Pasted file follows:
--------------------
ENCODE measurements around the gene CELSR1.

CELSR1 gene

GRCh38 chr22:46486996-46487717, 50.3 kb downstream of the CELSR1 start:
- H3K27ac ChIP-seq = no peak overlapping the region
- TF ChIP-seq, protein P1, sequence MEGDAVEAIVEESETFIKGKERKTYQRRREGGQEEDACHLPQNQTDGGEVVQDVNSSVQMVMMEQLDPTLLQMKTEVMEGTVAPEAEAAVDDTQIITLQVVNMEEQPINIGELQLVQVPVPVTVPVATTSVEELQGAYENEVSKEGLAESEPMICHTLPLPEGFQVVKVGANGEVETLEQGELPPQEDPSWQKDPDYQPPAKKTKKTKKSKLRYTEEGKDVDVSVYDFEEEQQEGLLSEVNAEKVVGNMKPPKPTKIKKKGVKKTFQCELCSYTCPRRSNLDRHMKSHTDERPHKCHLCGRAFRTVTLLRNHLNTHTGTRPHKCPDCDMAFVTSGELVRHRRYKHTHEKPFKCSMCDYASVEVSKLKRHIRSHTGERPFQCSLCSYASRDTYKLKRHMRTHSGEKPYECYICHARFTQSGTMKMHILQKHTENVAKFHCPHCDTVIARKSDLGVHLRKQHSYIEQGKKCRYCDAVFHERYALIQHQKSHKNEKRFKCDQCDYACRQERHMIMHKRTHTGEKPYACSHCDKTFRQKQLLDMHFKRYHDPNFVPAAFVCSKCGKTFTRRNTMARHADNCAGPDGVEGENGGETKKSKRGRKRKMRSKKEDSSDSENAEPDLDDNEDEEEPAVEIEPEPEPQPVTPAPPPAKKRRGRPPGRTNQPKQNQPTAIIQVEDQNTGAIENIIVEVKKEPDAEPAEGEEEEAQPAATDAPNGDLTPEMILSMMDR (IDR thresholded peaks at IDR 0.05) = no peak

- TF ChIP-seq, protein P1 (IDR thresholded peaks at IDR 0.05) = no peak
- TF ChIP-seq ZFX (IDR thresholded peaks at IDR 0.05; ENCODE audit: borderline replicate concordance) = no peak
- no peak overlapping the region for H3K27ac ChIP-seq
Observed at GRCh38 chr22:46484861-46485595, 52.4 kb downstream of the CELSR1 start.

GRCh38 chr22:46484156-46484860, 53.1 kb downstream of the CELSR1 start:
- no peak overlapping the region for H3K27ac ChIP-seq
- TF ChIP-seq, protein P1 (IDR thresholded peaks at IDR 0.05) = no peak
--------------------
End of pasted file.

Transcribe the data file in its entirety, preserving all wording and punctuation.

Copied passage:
ENCODE measurements around the gene CELSR1.

CELSR1 gene

GRCh38 chr22:46486996-46487717, 50.3 kb downstream of the CELSR1 start:
- H3K27ac ChIP-seq = no peak overlapping the region
- TF ChIP-seq, protein P1, sequence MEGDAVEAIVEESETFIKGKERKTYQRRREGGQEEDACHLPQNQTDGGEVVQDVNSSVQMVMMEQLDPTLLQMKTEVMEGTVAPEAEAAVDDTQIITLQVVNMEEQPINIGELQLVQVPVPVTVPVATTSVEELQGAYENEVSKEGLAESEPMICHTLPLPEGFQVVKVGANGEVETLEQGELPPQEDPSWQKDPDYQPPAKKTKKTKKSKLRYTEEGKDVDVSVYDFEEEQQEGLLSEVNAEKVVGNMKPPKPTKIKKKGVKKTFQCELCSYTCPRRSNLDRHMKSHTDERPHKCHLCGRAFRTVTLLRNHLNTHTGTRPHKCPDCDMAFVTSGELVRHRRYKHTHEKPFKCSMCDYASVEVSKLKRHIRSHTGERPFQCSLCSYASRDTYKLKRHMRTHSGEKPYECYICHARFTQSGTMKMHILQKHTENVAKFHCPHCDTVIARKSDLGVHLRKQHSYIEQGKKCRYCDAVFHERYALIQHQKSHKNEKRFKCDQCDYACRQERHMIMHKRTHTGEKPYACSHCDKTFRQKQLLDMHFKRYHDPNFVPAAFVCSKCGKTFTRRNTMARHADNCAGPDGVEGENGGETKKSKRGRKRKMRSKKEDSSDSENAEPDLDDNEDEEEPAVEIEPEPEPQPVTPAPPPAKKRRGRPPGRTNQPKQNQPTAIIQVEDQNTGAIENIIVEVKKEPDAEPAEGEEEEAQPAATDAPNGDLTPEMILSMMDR (IDR thresholded peaks at IDR 0.05) = no peak

- TF ChIP-seq, protein P1 (IDR thresholded peaks at IDR 0.05) = no peak
- TF ChIP-seq ZFX (IDR thresholded peaks at IDR 0.05; ENCODE audit: borderline replicate concordance) = no peak
- no peak overlapping the region for H3K27ac ChIP-seq
Observed at GRCh38 chr22:46484861-46485595, 52.4 kb downstream of the CELSR1 start.

GRCh38 chr22:46484156-46484860, 53.1 kb downstream of the CELSR1 start:
- no peak overlapping the region for H3K27ac ChIP-seq
- TF ChIP-seq, protein P1 (IDR thresholded peaks at IDR 0.05) = no peak